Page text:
Never Giving Up, Always Lending A Hand
James McCloden is a case manager for MACV, procuring services for veterans to help them find stable housing and work. Photo by Shaun Riffe
For the last thirty years, the Minnesota Assistance Council for Veterans (MACV) has been tirelessly working to help local military veterans find stable housing and employment, working directly with vets who are either homeless or at risk of becoming homeless to assess their needs and help them via a structured assistance program.
As COVID-19 continues to affect all walks of life, MACV’s mission has become more difficult to execute, but as MACV case managers Dash Tuthill-Preus and James McCloden will let you know, the nonprofit is still there and ready to serve.
“We realized pretty early on that the health and safety of our clients and staff far outweighs any benefits that we could get from remaining at our office,” said Tuthill-Preus. “Our transition into a remote work environment went smoothly, partially because we already have staff in far-flung areas of the state, so we had experience connecting staff and clients by phone and internet in the past. Because we worked quickly to make changes to our work environment, we didn’t experience the same service outages that some human service organizations had to deal with.”
McCloden said that MACV has been evolving in its means of remotely connecting with vets to assist them, even before the pandemic hit.
“I believe about two years ago, the company started working on upgrading our technology,” said McCloden. “So we used things like Salesforce, Microsoft Teams, which allows us to video conference safely.”
“The way the old model was, as you come in the office, you sit down,” McCloden continued. “We go over the different programs we can assist you with. Whereas now, we’ve got to adjust that and still figure out how we can deliver this as efficiently as possible without the time lag.”
Tuthill-Preus said that they find a lot of value in face-to-face interaction with both clients and MACV colleagues.
“Being isolated from my clients and team has been the biggest adjustment by far, and this new normal has definitely had an impact on the mental health of myself and some of my colleagues,” Tuthill-Preus said. “But maintaining interaction with clients by phone and staying up to date with my colleagues using video chat and e-mail has been able to fill in some of those gaps. Being proactive and remembering to stand up, take a break, and go for a walk outside has been essential to staying mentally refreshed.”
Nonetheless, pandemic or not, MACV still aims to make changes and adjustments to better serve the veteran community.
“In the past year, we have also restructured our metro area team structure to focus on better serving Veterans based on their geography,” said Tuthill-Preus. “Additionally, we have created several new positions within MACV, including a new leadership role specific to the metro area.”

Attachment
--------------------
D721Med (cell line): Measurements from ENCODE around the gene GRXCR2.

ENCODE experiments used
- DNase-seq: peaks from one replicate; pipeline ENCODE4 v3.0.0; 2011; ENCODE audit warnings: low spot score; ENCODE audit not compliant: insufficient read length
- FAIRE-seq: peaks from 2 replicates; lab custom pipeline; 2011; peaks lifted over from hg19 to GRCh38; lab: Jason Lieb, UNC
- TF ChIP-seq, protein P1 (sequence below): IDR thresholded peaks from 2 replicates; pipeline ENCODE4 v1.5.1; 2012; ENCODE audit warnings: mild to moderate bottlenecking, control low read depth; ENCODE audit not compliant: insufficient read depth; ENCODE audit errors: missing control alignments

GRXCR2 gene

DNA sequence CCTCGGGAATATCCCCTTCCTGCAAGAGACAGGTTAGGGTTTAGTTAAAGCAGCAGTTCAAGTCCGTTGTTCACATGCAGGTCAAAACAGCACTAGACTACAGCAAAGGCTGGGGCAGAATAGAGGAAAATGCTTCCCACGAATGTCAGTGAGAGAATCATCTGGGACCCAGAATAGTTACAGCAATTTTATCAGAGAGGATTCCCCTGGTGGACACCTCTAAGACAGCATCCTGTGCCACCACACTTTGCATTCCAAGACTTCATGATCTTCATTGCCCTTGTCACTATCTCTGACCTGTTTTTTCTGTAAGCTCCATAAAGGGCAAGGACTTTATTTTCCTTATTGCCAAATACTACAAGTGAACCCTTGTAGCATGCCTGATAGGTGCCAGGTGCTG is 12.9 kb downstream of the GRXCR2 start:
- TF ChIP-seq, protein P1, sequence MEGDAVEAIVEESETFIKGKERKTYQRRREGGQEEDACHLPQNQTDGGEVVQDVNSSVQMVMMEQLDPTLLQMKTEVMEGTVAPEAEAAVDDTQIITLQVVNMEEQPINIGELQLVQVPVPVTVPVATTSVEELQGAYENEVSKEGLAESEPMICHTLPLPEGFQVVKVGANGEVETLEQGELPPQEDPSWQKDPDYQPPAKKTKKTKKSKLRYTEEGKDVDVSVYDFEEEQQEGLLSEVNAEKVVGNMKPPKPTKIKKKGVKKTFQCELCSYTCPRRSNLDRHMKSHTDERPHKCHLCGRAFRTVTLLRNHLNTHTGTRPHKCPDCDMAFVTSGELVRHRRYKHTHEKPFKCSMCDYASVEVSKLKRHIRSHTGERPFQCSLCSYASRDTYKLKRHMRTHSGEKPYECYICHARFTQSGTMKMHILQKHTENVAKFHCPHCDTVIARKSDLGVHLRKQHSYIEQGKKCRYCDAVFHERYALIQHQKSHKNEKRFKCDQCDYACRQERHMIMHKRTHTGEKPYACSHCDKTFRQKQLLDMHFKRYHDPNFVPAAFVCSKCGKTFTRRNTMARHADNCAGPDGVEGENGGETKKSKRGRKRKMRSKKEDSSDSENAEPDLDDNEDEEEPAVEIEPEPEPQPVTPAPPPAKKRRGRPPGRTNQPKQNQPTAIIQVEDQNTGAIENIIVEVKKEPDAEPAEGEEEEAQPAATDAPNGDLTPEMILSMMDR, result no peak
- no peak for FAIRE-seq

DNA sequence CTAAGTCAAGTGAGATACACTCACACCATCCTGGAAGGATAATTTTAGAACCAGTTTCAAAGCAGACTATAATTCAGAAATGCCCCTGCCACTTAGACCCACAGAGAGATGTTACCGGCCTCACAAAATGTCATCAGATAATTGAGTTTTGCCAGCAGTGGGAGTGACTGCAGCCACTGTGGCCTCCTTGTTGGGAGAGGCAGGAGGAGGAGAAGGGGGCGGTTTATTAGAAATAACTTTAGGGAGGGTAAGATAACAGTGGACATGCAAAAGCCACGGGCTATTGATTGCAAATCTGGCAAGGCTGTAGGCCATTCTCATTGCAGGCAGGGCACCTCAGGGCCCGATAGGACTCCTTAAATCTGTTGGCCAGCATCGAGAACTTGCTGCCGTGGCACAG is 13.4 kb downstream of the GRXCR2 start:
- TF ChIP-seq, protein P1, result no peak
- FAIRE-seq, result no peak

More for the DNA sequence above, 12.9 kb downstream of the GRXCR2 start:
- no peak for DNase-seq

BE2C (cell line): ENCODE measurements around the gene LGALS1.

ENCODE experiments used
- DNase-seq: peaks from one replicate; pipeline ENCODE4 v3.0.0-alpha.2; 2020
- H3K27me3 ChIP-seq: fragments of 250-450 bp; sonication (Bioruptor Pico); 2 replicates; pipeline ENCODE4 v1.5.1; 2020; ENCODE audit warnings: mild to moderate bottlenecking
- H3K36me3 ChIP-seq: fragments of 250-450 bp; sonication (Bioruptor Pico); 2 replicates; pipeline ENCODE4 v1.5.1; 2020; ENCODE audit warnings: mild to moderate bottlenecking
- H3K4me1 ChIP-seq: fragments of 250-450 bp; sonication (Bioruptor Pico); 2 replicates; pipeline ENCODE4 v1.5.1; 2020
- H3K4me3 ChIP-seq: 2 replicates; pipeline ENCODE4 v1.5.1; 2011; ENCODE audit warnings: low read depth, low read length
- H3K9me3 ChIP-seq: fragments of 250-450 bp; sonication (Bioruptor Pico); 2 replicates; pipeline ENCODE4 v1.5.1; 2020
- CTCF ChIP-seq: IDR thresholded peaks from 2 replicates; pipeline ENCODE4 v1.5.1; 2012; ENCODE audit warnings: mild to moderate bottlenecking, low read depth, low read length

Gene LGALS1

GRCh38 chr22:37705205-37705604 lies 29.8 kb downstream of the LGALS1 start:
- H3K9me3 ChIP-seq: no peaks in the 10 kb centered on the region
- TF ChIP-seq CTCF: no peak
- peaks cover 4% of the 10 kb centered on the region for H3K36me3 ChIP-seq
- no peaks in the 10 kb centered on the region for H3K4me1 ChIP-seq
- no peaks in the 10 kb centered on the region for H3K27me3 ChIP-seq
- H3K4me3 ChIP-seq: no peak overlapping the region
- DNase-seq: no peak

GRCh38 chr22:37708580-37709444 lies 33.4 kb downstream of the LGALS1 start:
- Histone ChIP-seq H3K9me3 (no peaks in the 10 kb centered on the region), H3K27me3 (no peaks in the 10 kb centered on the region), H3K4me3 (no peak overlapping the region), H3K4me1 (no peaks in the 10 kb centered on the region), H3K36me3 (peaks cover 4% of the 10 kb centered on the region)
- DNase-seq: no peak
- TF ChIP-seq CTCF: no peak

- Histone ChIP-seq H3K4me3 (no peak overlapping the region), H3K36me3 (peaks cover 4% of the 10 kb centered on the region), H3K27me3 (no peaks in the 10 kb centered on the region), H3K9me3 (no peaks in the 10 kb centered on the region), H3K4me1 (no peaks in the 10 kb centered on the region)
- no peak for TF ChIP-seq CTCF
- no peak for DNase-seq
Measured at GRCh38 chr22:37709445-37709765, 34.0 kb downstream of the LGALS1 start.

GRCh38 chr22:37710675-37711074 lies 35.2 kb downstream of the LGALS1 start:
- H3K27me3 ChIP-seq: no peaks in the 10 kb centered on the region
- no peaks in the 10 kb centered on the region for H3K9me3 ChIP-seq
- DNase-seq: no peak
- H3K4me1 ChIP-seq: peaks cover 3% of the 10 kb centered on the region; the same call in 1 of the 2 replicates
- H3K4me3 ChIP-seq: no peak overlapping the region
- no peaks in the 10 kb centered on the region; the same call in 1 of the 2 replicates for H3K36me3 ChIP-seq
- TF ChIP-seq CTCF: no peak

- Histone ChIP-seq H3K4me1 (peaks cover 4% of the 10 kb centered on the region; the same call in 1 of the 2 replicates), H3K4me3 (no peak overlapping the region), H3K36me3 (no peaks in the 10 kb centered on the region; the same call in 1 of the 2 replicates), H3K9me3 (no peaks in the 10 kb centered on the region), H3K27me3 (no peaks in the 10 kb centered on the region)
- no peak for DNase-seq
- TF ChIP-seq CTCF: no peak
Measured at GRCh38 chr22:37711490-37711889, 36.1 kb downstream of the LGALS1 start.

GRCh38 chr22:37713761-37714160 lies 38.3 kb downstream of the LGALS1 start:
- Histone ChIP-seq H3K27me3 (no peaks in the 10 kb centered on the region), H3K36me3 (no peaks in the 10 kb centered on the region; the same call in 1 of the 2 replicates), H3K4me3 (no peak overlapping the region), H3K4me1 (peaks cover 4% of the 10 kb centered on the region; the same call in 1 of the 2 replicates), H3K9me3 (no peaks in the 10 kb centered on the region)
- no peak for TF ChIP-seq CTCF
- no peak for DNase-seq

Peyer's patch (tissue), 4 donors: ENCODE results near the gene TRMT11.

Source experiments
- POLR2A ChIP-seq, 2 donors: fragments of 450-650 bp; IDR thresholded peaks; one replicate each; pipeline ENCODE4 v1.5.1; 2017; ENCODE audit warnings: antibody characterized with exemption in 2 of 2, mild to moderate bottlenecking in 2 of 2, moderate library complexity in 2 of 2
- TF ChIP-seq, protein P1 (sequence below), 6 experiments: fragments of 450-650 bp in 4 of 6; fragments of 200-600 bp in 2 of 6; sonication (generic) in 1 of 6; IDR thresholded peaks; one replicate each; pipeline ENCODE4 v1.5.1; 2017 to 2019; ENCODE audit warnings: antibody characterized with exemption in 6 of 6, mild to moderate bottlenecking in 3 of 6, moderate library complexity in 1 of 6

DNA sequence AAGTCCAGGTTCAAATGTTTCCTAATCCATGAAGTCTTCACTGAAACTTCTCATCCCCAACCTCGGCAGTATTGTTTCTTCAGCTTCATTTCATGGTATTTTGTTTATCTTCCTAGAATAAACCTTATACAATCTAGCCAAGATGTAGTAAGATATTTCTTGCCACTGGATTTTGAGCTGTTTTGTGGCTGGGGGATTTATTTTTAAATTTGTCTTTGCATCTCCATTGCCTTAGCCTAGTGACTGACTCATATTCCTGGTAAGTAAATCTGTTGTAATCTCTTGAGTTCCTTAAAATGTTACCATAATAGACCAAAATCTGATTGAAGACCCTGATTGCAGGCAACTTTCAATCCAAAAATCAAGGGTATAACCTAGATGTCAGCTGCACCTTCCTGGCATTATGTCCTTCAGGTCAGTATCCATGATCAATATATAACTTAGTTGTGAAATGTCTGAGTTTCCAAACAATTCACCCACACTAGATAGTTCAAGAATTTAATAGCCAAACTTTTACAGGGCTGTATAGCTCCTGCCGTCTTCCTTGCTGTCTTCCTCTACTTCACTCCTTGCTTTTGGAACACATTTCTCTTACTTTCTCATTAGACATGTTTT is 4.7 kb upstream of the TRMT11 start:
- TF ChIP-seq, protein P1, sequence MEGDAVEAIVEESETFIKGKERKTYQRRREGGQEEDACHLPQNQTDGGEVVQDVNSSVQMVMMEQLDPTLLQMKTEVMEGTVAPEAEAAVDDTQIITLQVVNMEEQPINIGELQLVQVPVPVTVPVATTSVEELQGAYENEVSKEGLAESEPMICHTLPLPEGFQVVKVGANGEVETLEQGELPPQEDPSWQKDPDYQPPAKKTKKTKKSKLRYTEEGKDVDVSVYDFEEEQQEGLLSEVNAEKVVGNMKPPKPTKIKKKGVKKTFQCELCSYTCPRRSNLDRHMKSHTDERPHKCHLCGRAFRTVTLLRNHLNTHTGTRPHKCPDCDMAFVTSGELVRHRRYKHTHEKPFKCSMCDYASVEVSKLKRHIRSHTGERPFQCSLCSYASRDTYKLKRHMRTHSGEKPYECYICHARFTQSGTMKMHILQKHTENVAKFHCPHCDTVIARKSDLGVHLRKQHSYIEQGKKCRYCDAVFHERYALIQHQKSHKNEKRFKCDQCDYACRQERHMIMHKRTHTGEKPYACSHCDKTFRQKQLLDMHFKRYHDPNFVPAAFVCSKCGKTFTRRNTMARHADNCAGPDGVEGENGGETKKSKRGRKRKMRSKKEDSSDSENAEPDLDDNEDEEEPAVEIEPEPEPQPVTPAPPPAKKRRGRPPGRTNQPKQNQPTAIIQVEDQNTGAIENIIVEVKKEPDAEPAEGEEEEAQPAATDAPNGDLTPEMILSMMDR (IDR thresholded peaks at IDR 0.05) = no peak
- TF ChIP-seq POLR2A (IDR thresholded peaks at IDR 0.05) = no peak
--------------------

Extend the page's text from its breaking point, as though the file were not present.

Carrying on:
McCloden said that through thick and thin, whenever there’s a homeless vet in need, MACV is there to help them and keep the rate of veteran homelessness down.
“We get a briefing every week and make sure that [with] every single veteran that has been designated homeless, that we are either in contact with them or we have them in housing,” said McCloden. “So it’s the same mission. We just don’t let something like a pandemic slow you down to stop it.”
Tuthill-Preus would corroborate that sentiment, noting that the digital tools available to MACV, such as an already-established centralized database, have allowed for their work to continue unabated, albeit virtually.
“By adding a few more tools to help cover gaps we hadn’t encountered before (such as signing documents remotely), our case managers have been able to continue working with their clients without interruption,” they said. “We have digitized other office functions, like new hire interviewing and onboarding. We’ve even moved to an online happy hour.”
Even though MACV’s been operating remotely, the mission is still there: to help our veterans secure housing, employment, and legal services.
“You have to have stable housing in order to work on anything else,” said McCloden. “You need employment income, benefit income, or some sort of income. So you’ve got to help the veteran find a way to make sure that they’re able to maintain those things. And then they can go on and look at legal issues: some have housing barriers, such as perhaps evictions, felonies, or things like that. So each one is a little different and you’ve got to determine how you can help them.”
MACV’s offices in St. Paul, Duluth and Mankato are currently open for limited client services for veterans unable to use online services, though this is subject to change based on evolving public health circumstances. Tuthill-Preus said that if readers want to assist MACV in their mission to help our veterans, first things first.
“Above all, start by keeping yourself safe,” they said. “Slowing the spread of COVID-19 with social distancing and attentive hygiene makes our communities safer for everyone. This is especially important if you want to protect the clients that we serve: veterans who may not have a place to safely quarantine themselves or the resources to afford cleaning supplies and face masks.”
Donations can be made to MACV via www.mac-v.org/donate or over the phone at 1-833-222-6228.
“Direct financial support remains the most impactful way to support our mission, especially when many of our clients are unable to work,” said Tuthill-Preus.